The Detroit Tigers look to be the best team in the division, and it’s not close. They’re offense will beat you into submission and their pitching will have you doing all you can to scratch and claw a measly run or two across the plate. They are the team the Twins wish they were.This week on the podcast we are joined by Bryan Craves (@DisplacedTgrFan) to recap what’s been happening in Motown since the Tigers were bounced out of the playoffs last season.
This week on the podcast we struggle through a couple of technical difficulties, and lament the loss of Miguel Sano for the season. This week we take a look in on the Cleveland Indians. We are joined on the podcast by Jason Lukehart (@JasonLukehart) of Let’s Go Tribe to discuss comings and goings for the Indians and what Twins fans can expect from the Tribe in 2014. You can download the new Talk to Contact (@TalkToContact) episode via iTunes or by clicking here.
In this week’s Down on the Pond segment we take a closer look at Twins minor league pitcher David Hurlbut who pitched in Cedar Rapids and Ft Myers last season. Paul commits a beer drinking sin and admits to in on air and is mocked by all. The Twins say goodbye to any hope of signing Johan Santana and there are several jokes made at Delmon Young‘s expense.
After beating the Red Sox for the second straight day, the Twins are 2-0 in the young 2014 Spring Training season. They topped the Sox 6-2 on Saturday with a three-run Chris Parmelee blast providing the biggest offensive blow. That’s the good news.
But the good news of a virtually meaningless exhibition win pales compared to the bad news that came out of the Twins’ camp in Fort Myers Saturday morning.
Miguel Sano, perhaps the top power hitting prospect in all of baseball, will undergo “Tommy John” surgery to reconstruct his ulnar collateral ligament in his right (throwing arm) elbow. Mike Berardino of the Pioneer Press posted a number of videos Saturday where you can hear from Twins Assistant GM Rob Antony and, if your heart can stand it, from Sano himself.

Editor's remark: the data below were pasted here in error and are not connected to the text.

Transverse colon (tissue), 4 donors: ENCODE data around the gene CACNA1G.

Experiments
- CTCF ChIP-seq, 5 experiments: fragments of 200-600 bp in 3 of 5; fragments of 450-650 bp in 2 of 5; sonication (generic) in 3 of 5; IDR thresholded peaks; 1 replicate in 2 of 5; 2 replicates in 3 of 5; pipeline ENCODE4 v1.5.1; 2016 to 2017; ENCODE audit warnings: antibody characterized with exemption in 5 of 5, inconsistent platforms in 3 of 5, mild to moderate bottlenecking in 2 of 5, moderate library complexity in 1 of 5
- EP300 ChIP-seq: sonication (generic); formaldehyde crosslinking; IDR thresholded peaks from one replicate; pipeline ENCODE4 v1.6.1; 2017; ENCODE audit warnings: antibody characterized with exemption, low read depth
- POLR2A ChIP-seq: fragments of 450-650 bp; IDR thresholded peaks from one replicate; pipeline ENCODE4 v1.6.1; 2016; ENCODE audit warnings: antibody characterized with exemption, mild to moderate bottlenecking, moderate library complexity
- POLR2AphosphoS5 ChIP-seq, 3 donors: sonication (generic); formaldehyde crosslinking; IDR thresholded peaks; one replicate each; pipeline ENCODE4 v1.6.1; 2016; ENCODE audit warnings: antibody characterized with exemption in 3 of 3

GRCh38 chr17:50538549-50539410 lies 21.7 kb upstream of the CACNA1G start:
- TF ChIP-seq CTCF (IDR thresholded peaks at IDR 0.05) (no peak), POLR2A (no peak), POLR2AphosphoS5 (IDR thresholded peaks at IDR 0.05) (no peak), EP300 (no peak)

Judging from the way Twitter blew up after the announcement, Twins fans are clearly disappointed and frustrated. That’s understandable. But, obviously, nobody is more disappointed than Sano, himself (although manager Ron Gardenhire no doubt has cause to feel a fair amount of disappointment, as well).
As you’d probably expect, a number of fans were looking for someone to blame. Whenever stuff happens that disappoints a fan base, especially a fan base as frustrated as Twins fans have become after three years of dreadful results on the field, the immediate reaction is to identify people to blame. The Twins’ front office and their medical staff are catching most of the flack over Sano’s misfortune.
On the one hand, that’s understandable. You don’t have to go back many years to come up with any number of examples where injuries and other medical conditions were arguably initially misdiagnosed and players ended up missing more playing time than they probably should have. In fact, the Twins did make some changes to their medical/training staff going in to last season.
Sano’s UCL injury was originally identified after he felt twinges in his elbow last season and then was shut down after just a couple of winter league games. The Twins medical staff and Dr. James Andrews, perhaps the leading authority in the world with regard to UCL injuries, agreed in November that the best course of action at that time was rest and rehabilitation.
Of course, what the Twins SHOULD have done at the time was have their PR guys put out a poll on Twitter to get the advice of those fans who know better than the specialists when it comes to determining the best course of action for these things.